No charges will be laid in connection with a cow that was outside in this weekend's blizzard, according to the Royal Newfoundland Constabulary.

The owner of the cow had been delayed getting home due to "circumstances beyond his control," said police in a statement late Monday afternoon.

"He took measures to provide adequate shelter upon his return,"

The RNC said officers also spoke with officials from the chief veterinary office and ultimately concluded that, "there are no enforcement measures that can be taken under any current regulations," said police.

Police referenced the code of practice for beef cattle, as outlined by the National Farm Animal Care Council.

Royal Newfoundland Constabulary badge CBC

The Royal Newfoundland Constabulary says it spoke with the cow's owner and staff within the chief veterinary office before deciding no charges will be laid. (CBC)

For the extreme cold guidelines, recommended practices include providing bedding to insulate against bare ground and to reduce mud and manure build-up on hides, which can increase heat loss."

And for protection from extreme weather, the council states: "Beef cattle in Canada are housed in a variety of ways depending on age, size, and reproductive state. Systems may include range conditions, fields, corrals or yards, indoor pens or stalls. Treed areas or geographical features (such as coulees) can provide shelter from wind and sun."

Picture draws outrage

The image of the cow huddled close to the side of a house during Saturday's snow storm had generated outrage and concern online, and led to several calls Saturday evening to the Town of Torbay from people asking them to do something.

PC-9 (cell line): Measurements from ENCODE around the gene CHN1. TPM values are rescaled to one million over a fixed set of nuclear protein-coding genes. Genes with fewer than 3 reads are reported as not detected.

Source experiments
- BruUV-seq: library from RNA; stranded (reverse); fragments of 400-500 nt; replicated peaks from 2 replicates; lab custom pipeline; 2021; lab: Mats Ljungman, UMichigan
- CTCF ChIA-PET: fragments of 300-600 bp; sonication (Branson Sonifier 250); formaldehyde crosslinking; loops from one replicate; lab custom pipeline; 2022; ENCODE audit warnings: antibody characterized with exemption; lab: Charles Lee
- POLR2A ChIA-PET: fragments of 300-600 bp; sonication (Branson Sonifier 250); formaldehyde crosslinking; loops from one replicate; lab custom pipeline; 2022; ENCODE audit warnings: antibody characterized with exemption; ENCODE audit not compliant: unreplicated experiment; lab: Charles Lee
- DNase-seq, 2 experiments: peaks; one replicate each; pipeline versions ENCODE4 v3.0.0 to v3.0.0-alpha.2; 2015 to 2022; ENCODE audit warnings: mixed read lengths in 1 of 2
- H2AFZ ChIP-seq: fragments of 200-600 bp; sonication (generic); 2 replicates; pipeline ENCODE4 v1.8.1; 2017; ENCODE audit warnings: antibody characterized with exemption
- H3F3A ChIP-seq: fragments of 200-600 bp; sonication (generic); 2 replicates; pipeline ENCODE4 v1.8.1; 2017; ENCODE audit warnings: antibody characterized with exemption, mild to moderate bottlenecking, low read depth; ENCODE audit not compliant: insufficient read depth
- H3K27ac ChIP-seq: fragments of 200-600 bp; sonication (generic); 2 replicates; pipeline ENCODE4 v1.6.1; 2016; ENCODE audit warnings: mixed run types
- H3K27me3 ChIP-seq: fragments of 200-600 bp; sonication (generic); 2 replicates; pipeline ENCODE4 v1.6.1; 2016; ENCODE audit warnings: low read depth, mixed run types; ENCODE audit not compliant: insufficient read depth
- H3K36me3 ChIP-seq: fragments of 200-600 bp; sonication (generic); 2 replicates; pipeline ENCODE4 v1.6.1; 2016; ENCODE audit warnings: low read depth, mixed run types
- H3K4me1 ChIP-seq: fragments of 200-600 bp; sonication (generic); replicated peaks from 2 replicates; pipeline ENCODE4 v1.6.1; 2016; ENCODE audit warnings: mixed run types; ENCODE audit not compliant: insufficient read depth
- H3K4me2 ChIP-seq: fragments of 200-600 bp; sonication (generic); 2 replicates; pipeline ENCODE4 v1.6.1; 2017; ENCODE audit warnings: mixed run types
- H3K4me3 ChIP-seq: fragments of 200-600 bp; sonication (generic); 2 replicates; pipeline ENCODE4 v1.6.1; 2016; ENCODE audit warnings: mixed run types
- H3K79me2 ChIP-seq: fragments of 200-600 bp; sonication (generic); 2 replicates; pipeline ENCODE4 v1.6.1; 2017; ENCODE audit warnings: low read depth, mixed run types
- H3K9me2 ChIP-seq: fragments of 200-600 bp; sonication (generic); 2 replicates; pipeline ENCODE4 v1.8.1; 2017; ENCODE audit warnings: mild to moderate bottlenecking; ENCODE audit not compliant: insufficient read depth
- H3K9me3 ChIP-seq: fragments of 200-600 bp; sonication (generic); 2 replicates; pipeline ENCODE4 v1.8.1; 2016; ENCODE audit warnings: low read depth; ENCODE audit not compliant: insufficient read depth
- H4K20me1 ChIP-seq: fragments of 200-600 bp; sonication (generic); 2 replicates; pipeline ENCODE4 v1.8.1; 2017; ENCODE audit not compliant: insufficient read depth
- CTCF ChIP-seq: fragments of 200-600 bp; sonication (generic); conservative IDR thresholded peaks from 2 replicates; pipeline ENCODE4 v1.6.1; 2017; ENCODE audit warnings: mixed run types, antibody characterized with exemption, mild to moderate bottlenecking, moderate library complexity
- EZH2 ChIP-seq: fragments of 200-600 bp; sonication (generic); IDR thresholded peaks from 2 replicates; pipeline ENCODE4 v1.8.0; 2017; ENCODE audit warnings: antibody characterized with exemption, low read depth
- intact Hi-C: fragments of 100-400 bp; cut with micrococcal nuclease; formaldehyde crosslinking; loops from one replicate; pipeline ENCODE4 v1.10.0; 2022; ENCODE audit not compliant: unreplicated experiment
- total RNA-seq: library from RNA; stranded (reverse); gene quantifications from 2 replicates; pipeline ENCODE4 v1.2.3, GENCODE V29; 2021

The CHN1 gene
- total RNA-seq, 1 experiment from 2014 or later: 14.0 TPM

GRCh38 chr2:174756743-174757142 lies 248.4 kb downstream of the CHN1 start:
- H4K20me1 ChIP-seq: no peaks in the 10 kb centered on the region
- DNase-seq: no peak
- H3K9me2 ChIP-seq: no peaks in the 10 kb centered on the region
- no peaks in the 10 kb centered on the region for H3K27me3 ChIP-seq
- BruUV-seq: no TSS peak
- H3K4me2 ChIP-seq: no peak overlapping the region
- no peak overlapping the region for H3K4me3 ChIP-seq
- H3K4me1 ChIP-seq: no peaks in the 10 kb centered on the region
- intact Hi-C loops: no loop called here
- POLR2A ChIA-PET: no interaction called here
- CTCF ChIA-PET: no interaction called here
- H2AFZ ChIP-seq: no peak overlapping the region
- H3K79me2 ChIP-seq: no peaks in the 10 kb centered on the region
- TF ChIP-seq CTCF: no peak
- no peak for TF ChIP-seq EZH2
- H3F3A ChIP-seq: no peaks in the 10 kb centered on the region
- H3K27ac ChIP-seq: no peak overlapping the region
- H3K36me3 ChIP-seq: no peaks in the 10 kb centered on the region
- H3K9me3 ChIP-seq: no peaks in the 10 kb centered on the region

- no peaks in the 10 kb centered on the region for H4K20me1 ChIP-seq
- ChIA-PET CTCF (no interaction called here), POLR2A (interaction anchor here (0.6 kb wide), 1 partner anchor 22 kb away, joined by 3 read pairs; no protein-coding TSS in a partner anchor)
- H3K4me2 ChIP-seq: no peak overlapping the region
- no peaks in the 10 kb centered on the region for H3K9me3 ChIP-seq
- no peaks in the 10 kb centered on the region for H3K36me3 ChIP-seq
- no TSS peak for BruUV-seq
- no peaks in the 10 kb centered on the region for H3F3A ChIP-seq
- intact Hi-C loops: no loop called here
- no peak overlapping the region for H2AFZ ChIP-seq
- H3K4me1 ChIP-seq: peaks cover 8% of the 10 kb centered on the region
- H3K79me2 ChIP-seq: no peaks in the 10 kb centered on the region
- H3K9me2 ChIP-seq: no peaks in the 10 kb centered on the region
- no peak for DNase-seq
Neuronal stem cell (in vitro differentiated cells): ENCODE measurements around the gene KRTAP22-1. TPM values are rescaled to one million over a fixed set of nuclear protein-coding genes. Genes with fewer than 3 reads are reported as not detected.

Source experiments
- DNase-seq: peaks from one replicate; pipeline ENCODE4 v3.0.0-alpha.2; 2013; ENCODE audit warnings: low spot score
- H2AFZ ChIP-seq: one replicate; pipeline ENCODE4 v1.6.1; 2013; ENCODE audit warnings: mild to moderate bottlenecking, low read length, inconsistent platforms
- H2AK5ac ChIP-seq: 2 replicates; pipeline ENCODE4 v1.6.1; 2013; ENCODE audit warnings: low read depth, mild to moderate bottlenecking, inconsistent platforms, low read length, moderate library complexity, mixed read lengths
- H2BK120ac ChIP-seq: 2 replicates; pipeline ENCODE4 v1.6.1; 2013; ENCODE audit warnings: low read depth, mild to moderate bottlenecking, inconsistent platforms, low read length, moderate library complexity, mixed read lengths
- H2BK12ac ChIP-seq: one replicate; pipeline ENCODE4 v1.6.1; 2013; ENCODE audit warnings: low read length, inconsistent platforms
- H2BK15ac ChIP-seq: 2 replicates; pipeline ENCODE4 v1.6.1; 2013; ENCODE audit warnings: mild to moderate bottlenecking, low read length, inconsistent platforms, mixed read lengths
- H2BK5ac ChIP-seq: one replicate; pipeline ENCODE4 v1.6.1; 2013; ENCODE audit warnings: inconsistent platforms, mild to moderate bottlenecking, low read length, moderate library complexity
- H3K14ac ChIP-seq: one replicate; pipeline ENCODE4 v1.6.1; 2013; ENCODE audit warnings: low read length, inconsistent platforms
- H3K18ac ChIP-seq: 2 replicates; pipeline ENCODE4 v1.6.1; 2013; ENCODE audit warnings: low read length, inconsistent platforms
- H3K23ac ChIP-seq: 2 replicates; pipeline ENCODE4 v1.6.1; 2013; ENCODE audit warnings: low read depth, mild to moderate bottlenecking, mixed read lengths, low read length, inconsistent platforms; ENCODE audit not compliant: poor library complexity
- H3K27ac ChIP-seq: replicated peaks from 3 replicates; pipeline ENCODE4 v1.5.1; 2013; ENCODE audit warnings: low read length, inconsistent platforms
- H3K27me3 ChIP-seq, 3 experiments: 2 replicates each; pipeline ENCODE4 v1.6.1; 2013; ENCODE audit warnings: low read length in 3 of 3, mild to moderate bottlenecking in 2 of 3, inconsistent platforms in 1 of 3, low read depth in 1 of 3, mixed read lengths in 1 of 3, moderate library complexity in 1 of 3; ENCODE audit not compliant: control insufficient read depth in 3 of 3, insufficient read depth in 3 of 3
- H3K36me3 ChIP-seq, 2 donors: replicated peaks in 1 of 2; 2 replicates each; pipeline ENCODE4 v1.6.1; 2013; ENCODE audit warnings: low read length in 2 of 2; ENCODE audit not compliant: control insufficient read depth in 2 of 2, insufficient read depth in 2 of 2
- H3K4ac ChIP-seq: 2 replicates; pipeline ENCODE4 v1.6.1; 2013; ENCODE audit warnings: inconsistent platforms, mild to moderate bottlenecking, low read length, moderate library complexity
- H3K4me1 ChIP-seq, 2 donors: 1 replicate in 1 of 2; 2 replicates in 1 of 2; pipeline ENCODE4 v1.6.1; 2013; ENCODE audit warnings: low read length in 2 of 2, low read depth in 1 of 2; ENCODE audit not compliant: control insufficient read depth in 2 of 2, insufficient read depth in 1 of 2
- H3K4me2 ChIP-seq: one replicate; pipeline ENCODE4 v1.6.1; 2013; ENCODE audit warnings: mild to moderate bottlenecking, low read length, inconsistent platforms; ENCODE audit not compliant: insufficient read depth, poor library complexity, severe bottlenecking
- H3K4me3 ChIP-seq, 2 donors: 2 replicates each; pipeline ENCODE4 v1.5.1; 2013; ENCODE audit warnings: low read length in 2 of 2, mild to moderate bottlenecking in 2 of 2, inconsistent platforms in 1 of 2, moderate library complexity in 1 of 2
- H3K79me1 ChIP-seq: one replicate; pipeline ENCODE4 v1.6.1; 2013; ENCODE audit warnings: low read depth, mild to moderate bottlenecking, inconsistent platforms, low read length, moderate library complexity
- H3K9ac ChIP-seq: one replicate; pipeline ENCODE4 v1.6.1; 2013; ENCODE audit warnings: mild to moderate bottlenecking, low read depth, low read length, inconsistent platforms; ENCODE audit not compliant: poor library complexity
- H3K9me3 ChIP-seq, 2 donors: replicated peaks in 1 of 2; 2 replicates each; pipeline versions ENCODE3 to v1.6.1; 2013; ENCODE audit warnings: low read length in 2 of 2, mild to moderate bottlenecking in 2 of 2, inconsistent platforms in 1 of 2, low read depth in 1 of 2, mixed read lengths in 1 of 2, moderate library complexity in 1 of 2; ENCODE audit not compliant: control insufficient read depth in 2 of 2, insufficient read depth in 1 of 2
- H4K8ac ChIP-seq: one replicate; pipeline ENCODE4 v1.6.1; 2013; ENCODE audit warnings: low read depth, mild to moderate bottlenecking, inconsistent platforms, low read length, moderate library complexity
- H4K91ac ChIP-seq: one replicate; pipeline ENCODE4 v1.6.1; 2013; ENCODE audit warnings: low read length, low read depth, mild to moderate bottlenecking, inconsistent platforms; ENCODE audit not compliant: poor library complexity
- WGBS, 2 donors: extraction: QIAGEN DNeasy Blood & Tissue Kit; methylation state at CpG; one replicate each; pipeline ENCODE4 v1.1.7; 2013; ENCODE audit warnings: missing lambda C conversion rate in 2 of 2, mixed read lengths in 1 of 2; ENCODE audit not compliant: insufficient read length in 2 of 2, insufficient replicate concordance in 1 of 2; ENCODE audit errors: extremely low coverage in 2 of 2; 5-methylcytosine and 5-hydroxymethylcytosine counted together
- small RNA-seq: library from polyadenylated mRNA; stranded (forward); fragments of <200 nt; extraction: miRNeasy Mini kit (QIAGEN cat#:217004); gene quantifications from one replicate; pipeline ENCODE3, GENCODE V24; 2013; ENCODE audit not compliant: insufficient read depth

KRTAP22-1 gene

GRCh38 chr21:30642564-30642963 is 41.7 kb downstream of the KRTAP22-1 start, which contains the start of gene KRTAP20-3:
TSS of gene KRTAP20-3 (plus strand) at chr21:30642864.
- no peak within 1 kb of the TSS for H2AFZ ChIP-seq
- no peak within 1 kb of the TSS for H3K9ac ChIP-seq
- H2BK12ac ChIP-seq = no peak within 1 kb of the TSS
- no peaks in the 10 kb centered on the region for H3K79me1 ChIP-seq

"A picture is worth a thousand words, and I guess in this case it was worth a thousand posts on Facebook," Mayor Craig Scott told CBC Radio's St. John's Morning Show on Monday.

"It kind of took off and took on a life of its own."

Scott said even though the town doesn't have authority when it comes to enforcement of the Animal Health and Protection Act – especially for cases involving livestock – town enforcement officers did visit the home in question to check things out later Saturday evening.

"They kept going back over the course of the night," he said. "They went two, three four times and didn't see any animals outside."

Torbay mayor, Craig Scott

Craig Scott is the mayor of the Town of Torbay. (Facebook photo)

Scott said the Town of Torbay doesn't have the right to accuse the owner of the cow of abuse or neglect, and can only pass the information on to the police.

"People are emailing me telling me, 'Why doesn't the town just go and take this person's animals?' Well, we don't have the authority to do that so we have to move the investigation on to the people who do have that authority," he said.

CBC has made repeated attempts to contact the owner of the house — and cow — but a voicemail box was full on the weekend and still on Monday.

With files from the St. John's Morning Show and Geoff Bartlett